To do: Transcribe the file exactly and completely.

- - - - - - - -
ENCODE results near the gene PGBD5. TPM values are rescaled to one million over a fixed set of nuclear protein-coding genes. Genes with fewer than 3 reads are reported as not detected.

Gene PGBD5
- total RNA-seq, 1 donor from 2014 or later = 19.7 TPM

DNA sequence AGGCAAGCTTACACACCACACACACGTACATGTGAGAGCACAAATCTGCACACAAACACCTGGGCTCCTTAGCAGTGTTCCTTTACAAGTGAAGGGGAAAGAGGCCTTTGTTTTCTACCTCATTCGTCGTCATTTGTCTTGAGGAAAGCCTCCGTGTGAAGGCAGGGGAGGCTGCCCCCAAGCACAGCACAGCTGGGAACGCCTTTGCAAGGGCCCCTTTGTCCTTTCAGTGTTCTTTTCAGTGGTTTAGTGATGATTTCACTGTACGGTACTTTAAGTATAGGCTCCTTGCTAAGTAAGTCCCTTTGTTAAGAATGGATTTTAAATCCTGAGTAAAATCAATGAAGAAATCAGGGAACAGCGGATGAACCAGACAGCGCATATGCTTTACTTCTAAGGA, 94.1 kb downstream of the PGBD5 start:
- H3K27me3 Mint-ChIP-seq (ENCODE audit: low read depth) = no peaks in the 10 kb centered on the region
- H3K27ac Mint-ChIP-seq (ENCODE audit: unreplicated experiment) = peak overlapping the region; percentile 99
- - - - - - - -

ENCODE results near the gene PGBD5. TPM values are rescaled to one million over a fixed set of nuclear protein-coding genes. Genes with fewer than 3 reads are reported as not detected.

Gene PGBD5
- total RNA-seq, 1 donor from 2014 or later = 19.7 TPM

DNA sequence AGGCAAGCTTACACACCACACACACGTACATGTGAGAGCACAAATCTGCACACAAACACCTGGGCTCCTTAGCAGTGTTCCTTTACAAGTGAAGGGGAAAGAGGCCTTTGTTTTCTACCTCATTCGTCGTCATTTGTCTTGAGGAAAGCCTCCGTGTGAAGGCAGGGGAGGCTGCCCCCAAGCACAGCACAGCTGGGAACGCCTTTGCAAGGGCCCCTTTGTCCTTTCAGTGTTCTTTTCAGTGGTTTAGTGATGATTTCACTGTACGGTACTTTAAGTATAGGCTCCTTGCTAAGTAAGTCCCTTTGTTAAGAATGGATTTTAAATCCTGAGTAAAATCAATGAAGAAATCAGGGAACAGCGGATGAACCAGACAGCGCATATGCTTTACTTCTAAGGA, 94.1 kb downstream of the PGBD5 start:
- H3K27me3 Mint-ChIP-seq (ENCODE audit: low read depth) = no peaks in the 10 kb centered on the region
- H3K27ac Mint-ChIP-seq (ENCODE audit: unreplicated experiment) = peak overlapping the region; percentile 99